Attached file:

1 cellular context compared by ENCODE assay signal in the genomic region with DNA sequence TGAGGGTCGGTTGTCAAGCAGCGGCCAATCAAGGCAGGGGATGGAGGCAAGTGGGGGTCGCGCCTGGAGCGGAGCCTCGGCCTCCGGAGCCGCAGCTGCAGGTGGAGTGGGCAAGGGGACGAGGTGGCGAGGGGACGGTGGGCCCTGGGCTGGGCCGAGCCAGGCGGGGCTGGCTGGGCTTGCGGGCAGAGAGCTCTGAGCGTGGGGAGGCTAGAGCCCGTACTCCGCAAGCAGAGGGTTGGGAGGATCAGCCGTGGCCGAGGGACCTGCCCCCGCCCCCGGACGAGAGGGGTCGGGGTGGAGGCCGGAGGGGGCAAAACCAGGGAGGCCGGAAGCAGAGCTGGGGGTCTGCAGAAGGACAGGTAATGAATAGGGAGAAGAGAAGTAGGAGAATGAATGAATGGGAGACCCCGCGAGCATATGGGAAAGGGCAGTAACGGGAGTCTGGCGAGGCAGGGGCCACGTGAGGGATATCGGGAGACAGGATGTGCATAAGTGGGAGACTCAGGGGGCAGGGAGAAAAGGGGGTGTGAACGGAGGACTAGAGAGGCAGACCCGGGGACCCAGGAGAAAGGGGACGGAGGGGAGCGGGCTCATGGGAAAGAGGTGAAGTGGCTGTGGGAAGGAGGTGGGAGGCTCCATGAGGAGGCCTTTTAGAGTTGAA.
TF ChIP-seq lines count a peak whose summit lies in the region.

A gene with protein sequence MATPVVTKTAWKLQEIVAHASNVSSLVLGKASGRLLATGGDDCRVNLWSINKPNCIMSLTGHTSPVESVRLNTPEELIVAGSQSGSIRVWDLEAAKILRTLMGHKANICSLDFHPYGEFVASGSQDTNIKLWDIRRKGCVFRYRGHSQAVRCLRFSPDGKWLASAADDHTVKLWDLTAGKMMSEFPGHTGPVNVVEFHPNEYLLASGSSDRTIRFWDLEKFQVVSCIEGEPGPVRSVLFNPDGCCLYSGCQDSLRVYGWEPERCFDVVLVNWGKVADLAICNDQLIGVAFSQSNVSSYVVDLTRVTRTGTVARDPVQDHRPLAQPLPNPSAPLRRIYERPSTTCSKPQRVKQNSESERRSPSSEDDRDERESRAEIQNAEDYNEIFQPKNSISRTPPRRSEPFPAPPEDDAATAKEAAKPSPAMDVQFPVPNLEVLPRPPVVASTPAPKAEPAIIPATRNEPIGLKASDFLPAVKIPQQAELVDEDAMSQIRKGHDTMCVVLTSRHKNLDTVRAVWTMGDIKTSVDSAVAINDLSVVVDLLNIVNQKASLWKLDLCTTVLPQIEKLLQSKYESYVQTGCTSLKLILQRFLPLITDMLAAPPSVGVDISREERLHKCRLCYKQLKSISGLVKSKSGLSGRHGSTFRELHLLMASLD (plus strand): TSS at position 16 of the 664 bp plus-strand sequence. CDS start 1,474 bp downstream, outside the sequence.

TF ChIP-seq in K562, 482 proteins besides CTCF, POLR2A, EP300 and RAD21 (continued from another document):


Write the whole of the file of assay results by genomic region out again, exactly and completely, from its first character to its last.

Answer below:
1 cellular context compared by ENCODE assay signal in the genomic region with DNA sequence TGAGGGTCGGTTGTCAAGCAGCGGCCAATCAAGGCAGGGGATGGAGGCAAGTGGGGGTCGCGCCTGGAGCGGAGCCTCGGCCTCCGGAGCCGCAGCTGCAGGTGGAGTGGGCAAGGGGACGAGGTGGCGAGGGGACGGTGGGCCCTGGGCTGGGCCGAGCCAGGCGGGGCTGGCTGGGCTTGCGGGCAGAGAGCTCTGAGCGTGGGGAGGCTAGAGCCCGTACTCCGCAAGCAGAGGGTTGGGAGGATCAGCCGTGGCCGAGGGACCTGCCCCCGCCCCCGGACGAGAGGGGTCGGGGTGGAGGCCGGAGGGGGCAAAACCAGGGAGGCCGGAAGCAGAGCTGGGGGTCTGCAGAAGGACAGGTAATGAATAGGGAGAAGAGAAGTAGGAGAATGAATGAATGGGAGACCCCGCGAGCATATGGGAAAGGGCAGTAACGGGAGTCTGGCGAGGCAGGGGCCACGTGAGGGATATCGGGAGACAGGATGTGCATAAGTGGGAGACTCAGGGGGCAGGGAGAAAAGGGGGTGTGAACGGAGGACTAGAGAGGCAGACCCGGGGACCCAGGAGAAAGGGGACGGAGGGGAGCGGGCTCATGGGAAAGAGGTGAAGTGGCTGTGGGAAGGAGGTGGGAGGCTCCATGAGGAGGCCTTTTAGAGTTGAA.
TF ChIP-seq lines count a peak whose summit lies in the region.

A gene with protein sequence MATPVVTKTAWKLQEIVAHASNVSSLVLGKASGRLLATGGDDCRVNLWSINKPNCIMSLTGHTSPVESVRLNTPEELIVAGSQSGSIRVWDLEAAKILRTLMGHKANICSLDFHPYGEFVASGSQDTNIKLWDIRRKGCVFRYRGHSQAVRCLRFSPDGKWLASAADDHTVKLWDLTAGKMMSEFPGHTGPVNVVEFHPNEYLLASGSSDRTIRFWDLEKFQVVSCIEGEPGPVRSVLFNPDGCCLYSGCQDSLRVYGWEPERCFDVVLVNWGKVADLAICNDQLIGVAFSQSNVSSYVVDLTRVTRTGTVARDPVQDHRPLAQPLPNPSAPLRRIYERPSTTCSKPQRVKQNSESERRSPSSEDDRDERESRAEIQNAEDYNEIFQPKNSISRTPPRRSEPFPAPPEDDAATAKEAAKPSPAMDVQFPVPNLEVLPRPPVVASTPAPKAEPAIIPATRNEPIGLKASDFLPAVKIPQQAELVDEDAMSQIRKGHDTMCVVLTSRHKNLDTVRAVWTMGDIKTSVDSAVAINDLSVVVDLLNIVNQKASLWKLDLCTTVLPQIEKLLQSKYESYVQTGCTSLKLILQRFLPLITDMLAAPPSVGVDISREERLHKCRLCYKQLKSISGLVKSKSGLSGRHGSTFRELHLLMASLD (plus strand): TSS at position 16 of the 664 bp plus-strand sequence. CDS start 1,474 bp downstream, outside the sequence.

TF ChIP-seq in K562, 482 proteins besides CTCF, POLR2A, EP300 and RAD21 (continued from another document):